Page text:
Whenever I tell anyone about my proposed work as a translator, the response is always surprise and wonderment; how is it possible that after only a few months in Ecuador I will be translating in a hospital? Perhaps I am deluding myself; when I arrive bright and early Tuesday morning and face my first patient, will I be able to conduct myself appropriately? I remind myself that the doctors from Canada speak almost no Spanish, so I will be of some use.
My reward for studying so assiduously was to meet Jipson for a salsa lesson. I try to simply enjoy myself and not get too wound up in doing every step correctly. I like when the moves feel intuitive, when my body acts without thinking, so that instead of memorizing a step, everything just flows. I was surprised when I was feeling great for a moment, but then Jipson had to dash off on an errand and handed me to another teacher, with whom I just could not synch with, and suddenly I was a beginner again and could not do anything right. It is a good exercise to change teachers regularly and learn to dance with anyone. I could not recover wafter Jipson returned, and felt a little out of sorts after that.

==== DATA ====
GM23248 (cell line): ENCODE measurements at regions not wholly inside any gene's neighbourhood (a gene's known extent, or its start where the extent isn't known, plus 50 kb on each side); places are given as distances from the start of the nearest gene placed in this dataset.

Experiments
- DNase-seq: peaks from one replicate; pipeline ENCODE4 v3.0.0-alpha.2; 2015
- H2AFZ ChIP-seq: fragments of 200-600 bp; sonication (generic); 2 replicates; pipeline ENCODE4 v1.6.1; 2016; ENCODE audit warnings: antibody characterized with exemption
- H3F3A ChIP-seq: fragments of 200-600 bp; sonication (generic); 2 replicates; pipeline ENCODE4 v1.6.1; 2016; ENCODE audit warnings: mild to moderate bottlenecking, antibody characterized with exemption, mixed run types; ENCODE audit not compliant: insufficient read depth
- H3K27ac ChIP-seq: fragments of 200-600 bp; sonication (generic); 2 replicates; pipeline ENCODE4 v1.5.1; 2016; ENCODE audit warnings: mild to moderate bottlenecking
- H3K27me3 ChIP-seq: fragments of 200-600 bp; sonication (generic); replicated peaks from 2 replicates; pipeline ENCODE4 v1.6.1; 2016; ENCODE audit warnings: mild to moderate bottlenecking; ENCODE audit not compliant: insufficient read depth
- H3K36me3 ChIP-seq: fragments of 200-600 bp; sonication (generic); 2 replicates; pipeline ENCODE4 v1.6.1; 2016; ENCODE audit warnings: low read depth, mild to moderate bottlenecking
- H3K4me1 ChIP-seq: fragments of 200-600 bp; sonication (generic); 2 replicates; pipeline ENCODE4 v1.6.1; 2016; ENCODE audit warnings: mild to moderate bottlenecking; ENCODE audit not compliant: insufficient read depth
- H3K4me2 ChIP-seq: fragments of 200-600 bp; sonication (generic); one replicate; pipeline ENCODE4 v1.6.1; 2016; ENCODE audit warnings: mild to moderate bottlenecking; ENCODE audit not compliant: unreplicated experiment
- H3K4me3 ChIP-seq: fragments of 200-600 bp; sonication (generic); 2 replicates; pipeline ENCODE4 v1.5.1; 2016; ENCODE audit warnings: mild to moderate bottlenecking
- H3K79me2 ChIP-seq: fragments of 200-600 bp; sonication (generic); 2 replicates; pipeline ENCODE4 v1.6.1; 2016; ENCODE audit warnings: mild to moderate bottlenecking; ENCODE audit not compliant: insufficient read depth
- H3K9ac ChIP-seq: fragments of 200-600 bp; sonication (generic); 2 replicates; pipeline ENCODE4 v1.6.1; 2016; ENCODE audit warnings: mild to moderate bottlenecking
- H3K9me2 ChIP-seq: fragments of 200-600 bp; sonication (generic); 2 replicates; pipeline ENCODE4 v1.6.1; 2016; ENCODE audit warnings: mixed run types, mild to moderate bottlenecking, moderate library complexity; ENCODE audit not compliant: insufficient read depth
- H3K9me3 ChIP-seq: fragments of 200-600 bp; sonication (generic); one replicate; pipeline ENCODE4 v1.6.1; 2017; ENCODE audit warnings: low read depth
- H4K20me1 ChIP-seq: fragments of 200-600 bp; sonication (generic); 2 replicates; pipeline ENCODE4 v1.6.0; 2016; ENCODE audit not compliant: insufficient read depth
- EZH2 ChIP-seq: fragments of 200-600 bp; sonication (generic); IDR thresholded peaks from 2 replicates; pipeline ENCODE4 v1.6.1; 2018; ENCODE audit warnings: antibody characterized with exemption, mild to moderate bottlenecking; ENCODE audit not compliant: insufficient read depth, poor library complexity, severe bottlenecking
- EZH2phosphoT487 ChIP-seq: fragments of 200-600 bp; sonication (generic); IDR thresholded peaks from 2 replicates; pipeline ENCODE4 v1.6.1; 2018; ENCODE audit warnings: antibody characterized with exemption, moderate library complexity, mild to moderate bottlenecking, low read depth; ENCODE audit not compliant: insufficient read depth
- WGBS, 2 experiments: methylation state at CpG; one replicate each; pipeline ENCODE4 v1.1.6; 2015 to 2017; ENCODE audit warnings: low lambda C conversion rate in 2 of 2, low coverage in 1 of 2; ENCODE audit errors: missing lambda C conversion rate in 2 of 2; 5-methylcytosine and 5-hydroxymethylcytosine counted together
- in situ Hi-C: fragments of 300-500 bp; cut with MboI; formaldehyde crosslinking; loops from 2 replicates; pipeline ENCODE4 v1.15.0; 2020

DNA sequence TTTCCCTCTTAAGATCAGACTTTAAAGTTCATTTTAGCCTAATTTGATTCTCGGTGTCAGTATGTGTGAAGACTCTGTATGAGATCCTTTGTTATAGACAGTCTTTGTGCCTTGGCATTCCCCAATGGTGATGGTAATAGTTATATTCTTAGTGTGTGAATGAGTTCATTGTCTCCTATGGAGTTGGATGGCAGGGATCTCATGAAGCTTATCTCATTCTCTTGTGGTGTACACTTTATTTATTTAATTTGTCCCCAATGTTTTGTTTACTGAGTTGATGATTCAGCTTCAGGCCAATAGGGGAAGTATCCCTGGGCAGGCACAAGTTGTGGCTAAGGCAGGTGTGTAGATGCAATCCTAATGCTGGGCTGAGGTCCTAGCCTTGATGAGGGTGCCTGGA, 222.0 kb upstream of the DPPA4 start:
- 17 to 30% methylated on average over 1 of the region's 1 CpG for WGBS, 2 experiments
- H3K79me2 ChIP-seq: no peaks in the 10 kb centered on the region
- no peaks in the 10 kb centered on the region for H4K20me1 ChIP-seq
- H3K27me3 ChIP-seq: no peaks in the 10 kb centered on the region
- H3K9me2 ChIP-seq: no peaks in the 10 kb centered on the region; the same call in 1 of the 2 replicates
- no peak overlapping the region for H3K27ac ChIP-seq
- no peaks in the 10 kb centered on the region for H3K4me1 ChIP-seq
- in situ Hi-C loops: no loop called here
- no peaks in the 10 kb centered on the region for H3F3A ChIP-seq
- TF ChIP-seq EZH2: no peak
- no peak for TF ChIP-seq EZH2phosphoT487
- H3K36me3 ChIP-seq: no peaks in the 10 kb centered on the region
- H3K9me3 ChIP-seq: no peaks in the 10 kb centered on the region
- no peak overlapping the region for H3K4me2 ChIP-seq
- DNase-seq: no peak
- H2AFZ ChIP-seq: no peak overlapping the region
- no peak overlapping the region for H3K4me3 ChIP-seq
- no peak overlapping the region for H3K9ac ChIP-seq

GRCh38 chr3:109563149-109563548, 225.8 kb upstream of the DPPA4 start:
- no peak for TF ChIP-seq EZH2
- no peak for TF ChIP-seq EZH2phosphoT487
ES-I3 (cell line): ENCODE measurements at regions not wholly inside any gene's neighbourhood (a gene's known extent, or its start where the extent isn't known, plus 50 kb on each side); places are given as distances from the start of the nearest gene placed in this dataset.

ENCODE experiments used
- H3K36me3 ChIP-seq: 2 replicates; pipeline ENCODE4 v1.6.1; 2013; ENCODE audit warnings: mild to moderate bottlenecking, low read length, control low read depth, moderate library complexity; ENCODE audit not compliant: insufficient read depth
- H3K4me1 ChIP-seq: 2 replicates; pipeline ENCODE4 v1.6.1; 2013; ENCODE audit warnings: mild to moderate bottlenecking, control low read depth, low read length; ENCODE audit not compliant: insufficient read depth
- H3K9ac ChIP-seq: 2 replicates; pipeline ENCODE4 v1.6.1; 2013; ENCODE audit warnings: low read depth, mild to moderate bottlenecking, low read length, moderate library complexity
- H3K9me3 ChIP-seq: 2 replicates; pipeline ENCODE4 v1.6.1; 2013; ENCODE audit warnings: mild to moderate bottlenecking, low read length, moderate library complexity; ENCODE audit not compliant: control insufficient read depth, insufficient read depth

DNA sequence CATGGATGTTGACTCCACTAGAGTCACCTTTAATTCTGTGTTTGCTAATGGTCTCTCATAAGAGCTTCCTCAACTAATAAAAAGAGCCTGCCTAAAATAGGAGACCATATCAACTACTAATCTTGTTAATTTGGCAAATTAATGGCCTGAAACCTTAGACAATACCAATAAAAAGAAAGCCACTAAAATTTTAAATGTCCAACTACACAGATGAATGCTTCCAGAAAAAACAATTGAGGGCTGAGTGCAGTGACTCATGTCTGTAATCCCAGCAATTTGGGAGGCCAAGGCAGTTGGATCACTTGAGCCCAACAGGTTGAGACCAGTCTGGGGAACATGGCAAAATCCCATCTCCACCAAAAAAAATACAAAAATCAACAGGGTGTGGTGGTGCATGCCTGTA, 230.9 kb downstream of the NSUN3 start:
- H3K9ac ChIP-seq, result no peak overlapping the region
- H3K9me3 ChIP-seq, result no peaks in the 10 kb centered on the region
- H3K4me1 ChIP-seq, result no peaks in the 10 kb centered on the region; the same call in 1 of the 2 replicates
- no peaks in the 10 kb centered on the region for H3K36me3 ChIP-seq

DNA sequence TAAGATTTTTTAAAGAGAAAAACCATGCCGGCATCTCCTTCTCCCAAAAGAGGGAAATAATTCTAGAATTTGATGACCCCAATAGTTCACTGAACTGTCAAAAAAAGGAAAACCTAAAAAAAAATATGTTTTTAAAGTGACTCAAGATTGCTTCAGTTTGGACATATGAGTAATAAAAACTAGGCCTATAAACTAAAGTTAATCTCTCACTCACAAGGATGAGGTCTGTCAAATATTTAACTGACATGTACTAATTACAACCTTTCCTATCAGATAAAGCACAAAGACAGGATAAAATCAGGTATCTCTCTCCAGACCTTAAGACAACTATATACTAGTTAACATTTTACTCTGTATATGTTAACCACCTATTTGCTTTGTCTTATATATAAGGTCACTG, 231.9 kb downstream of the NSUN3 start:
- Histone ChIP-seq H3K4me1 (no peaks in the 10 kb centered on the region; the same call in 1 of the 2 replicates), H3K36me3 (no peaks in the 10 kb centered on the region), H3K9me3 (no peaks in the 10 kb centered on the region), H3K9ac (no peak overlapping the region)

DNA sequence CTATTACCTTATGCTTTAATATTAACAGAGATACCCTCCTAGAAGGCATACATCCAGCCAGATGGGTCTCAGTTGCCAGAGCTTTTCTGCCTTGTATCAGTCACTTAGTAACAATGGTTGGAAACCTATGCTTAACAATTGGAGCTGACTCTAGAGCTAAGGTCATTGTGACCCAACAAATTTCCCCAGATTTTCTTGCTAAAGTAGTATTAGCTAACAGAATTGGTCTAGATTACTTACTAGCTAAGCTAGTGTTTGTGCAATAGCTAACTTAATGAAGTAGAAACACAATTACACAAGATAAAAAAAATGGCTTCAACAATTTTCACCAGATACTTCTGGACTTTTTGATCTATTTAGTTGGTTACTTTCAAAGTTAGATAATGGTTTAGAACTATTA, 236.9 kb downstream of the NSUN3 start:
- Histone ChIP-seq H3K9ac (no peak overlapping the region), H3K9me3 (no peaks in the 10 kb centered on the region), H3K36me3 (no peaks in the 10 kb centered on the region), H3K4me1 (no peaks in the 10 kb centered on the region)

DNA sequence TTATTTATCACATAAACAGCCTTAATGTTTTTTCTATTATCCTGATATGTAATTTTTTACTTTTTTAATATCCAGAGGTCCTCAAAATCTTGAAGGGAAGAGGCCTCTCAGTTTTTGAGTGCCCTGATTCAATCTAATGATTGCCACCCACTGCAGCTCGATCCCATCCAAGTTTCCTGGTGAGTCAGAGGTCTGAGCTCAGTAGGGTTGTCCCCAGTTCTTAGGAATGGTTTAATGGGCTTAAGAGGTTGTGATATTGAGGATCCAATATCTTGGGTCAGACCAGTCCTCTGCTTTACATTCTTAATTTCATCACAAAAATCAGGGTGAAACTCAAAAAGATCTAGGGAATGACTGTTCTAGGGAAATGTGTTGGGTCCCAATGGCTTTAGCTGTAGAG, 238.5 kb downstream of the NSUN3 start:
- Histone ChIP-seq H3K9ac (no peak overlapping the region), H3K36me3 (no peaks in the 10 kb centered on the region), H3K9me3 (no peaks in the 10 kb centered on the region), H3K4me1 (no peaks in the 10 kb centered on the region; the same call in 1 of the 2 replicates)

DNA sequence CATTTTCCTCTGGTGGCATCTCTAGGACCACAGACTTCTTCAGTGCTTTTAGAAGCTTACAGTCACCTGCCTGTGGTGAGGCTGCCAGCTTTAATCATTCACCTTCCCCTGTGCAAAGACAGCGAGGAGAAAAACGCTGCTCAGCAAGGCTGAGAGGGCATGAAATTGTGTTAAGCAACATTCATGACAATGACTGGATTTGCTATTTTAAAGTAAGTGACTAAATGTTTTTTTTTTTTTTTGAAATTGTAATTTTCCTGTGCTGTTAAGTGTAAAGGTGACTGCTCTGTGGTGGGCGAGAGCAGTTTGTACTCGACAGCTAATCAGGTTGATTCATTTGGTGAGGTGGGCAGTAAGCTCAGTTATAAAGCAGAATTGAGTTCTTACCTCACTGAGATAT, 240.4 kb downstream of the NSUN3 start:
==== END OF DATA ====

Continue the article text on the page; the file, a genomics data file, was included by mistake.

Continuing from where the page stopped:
I began thinking about what I expected when I left my life behind. I believe my initial goals were to learn Spanish, learn the salsa, see the country and learn about the culture and the people, write about my experiences, to live with less but feel more, to contribute in a meaningful way. I believe I am doing all of those things, and very much enjoying the experience.